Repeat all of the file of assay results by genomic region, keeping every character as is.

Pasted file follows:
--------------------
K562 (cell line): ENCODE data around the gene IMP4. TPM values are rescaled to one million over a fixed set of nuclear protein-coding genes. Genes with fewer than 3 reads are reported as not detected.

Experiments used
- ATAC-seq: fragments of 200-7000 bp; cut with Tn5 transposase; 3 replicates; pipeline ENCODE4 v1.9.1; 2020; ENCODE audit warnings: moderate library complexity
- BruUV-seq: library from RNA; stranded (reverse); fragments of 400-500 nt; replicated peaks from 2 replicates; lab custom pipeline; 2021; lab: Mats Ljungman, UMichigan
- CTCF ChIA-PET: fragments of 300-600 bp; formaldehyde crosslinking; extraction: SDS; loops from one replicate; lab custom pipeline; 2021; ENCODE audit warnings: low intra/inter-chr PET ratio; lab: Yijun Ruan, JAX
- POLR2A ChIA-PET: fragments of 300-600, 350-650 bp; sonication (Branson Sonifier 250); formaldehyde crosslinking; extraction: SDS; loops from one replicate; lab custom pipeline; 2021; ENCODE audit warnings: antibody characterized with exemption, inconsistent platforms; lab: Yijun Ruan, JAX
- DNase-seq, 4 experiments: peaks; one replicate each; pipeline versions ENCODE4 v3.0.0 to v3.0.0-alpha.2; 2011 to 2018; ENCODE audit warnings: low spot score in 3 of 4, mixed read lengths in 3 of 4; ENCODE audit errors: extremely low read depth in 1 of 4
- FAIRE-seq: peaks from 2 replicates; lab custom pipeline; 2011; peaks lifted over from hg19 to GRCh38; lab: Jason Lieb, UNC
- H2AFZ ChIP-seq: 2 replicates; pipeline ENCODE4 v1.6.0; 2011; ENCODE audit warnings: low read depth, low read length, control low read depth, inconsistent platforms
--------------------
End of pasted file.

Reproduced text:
K562 (cell line): ENCODE data around the gene IMP4. TPM values are rescaled to one million over a fixed set of nuclear protein-coding genes. Genes with fewer than 3 reads are reported as not detected.

Experiments used
- ATAC-seq: fragments of 200-7000 bp; cut with Tn5 transposase; 3 replicates; pipeline ENCODE4 v1.9.1; 2020; ENCODE audit warnings: moderate library complexity
- BruUV-seq: library from RNA; stranded (reverse); fragments of 400-500 nt; replicated peaks from 2 replicates; lab custom pipeline; 2021; lab: Mats Ljungman, UMichigan
- CTCF ChIA-PET: fragments of 300-600 bp; formaldehyde crosslinking; extraction: SDS; loops from one replicate; lab custom pipeline; 2021; ENCODE audit warnings: low intra/inter-chr PET ratio; lab: Yijun Ruan, JAX
- POLR2A ChIA-PET: fragments of 300-600, 350-650 bp; sonication (Branson Sonifier 250); formaldehyde crosslinking; extraction: SDS; loops from one replicate; lab custom pipeline; 2021; ENCODE audit warnings: antibody characterized with exemption, inconsistent platforms; lab: Yijun Ruan, JAX
- DNase-seq, 4 experiments: peaks; one replicate each; pipeline versions ENCODE4 v3.0.0 to v3.0.0-alpha.2; 2011 to 2018; ENCODE audit warnings: low spot score in 3 of 4, mixed read lengths in 3 of 4; ENCODE audit errors: extremely low read depth in 1 of 4
- FAIRE-seq: peaks from 2 replicates; lab custom pipeline; 2011; peaks lifted over from hg19 to GRCh38; lab: Jason Lieb, UNC
- H2AFZ ChIP-seq: 2 replicates; pipeline ENCODE4 v1.6.0; 2011; ENCODE audit warnings: low read depth, low read length, control low read depth, inconsistent platforms